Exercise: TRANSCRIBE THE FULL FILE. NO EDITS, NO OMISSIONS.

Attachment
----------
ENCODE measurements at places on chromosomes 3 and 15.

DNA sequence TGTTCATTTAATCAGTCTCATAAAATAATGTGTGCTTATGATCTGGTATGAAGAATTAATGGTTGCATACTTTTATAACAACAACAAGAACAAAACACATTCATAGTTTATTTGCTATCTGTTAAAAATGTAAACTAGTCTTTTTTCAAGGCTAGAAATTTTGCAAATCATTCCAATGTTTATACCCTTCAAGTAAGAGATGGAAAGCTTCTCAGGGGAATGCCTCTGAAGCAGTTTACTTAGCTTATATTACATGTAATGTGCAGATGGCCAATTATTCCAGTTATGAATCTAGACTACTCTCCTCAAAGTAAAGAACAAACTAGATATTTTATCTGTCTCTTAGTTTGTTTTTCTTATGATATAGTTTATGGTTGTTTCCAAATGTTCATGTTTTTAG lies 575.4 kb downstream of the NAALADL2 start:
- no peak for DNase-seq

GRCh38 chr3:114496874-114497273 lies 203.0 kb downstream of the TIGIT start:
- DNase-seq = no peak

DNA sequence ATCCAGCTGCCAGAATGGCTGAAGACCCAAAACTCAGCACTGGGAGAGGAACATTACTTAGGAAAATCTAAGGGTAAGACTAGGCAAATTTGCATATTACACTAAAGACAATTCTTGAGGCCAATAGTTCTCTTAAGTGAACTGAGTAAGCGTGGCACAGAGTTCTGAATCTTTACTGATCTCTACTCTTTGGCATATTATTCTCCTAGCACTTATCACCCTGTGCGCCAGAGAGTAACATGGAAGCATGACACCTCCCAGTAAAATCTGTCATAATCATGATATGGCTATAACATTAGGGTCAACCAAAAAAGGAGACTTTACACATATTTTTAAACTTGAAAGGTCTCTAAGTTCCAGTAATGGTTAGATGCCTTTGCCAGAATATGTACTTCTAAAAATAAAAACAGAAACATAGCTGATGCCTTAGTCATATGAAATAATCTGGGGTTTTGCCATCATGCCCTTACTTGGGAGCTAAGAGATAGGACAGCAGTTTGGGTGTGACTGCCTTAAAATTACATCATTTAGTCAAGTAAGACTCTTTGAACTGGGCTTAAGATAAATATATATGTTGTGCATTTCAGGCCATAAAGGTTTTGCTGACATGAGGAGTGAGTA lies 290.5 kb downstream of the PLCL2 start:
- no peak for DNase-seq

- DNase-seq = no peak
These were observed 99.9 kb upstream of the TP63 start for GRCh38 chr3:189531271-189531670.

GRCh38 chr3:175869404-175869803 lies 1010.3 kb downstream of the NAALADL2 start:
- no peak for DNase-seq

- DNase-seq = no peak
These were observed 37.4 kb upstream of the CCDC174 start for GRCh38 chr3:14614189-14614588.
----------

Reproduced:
ENCODE measurements at places on chromosomes 3 and 15.

DNA sequence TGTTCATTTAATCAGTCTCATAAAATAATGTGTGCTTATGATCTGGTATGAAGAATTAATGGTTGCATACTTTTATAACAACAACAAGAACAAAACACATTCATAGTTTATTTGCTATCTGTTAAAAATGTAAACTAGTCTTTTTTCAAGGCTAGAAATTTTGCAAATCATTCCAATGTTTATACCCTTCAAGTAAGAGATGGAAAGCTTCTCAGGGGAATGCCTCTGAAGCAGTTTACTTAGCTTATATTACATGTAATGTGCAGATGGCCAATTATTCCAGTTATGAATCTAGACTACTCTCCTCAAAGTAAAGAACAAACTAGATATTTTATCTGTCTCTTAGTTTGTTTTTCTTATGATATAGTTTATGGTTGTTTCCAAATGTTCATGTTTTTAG lies 575.4 kb downstream of the NAALADL2 start:
- no peak for DNase-seq

GRCh38 chr3:114496874-114497273 lies 203.0 kb downstream of the TIGIT start:
- DNase-seq = no peak

DNA sequence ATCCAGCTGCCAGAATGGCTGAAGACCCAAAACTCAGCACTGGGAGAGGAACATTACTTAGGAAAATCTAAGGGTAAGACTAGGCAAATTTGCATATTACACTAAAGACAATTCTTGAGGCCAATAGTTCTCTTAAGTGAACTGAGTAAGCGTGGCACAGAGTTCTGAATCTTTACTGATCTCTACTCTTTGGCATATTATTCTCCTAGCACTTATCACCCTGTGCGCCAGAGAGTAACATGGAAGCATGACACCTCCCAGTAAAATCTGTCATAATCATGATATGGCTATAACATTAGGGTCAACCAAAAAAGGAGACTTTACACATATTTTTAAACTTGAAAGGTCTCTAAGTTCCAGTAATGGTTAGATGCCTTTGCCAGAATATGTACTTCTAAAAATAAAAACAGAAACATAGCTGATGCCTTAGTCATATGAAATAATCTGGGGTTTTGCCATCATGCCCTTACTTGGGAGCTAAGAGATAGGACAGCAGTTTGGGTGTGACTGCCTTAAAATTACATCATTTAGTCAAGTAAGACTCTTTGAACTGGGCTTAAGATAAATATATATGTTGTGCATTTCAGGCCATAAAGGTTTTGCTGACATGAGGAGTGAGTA lies 290.5 kb downstream of the PLCL2 start:
- no peak for DNase-seq

- DNase-seq = no peak
These were observed 99.9 kb upstream of the TP63 start for GRCh38 chr3:189531271-189531670.

GRCh38 chr3:175869404-175869803 lies 1010.3 kb downstream of the NAALADL2 start:
- no peak for DNase-seq

- DNase-seq = no peak
These were observed 37.4 kb upstream of the CCDC174 start for GRCh38 chr3:14614189-14614588.